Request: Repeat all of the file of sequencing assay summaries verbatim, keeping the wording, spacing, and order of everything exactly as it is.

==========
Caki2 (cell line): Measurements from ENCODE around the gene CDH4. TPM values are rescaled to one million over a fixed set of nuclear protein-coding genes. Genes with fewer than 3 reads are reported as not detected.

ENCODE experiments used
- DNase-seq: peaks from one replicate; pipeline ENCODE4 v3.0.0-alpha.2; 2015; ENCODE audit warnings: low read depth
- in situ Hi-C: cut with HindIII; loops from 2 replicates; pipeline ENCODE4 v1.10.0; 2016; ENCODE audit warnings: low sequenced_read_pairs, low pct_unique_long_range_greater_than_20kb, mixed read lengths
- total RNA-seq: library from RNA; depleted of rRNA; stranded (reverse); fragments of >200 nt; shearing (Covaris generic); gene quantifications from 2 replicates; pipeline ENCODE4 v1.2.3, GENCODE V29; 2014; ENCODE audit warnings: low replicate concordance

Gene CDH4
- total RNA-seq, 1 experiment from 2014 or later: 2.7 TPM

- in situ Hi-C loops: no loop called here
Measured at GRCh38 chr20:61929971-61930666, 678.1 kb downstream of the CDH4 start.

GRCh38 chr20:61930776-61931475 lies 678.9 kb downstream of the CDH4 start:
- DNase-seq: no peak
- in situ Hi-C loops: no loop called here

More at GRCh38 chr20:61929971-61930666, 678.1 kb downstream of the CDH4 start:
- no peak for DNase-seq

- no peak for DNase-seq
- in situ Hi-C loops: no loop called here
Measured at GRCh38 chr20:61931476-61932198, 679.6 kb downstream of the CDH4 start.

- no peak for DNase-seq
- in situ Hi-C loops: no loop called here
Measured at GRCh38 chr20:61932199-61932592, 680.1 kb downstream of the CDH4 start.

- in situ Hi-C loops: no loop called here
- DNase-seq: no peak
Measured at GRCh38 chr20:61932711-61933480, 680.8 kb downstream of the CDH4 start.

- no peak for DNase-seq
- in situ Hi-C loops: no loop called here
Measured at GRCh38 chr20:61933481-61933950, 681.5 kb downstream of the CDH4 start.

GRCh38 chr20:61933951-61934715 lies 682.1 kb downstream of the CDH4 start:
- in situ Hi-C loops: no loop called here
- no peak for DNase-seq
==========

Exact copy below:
Caki2 (cell line): Measurements from ENCODE around the gene CDH4. TPM values are rescaled to one million over a fixed set of nuclear protein-coding genes. Genes with fewer than 3 reads are reported as not detected.

ENCODE experiments used
- DNase-seq: peaks from one replicate; pipeline ENCODE4 v3.0.0-alpha.2; 2015; ENCODE audit warnings: low read depth
- in situ Hi-C: cut with HindIII; loops from 2 replicates; pipeline ENCODE4 v1.10.0; 2016; ENCODE audit warnings: low sequenced_read_pairs, low pct_unique_long_range_greater_than_20kb, mixed read lengths
- total RNA-seq: library from RNA; depleted of rRNA; stranded (reverse); fragments of >200 nt; shearing (Covaris generic); gene quantifications from 2 replicates; pipeline ENCODE4 v1.2.3, GENCODE V29; 2014; ENCODE audit warnings: low replicate concordance

Gene CDH4
- total RNA-seq, 1 experiment from 2014 or later: 2.7 TPM

- in situ Hi-C loops: no loop called here
Measured at GRCh38 chr20:61929971-61930666, 678.1 kb downstream of the CDH4 start.

GRCh38 chr20:61930776-61931475 lies 678.9 kb downstream of the CDH4 start:
- DNase-seq: no peak
- in situ Hi-C loops: no loop called here

More at GRCh38 chr20:61929971-61930666, 678.1 kb downstream of the CDH4 start:
- no peak for DNase-seq

- no peak for DNase-seq
- in situ Hi-C loops: no loop called here
Measured at GRCh38 chr20:61931476-61932198, 679.6 kb downstream of the CDH4 start.

- no peak for DNase-seq
- in situ Hi-C loops: no loop called here
Measured at GRCh38 chr20:61932199-61932592, 680.1 kb downstream of the CDH4 start.

- in situ Hi-C loops: no loop called here
- DNase-seq: no peak
Measured at GRCh38 chr20:61932711-61933480, 680.8 kb downstream of the CDH4 start.

- no peak for DNase-seq
- in situ Hi-C loops: no loop called here
Measured at GRCh38 chr20:61933481-61933950, 681.5 kb downstream of the CDH4 start.

GRCh38 chr20:61933951-61934715 lies 682.1 kb downstream of the CDH4 start:
- in situ Hi-C loops: no loop called here
- no peak for DNase-seq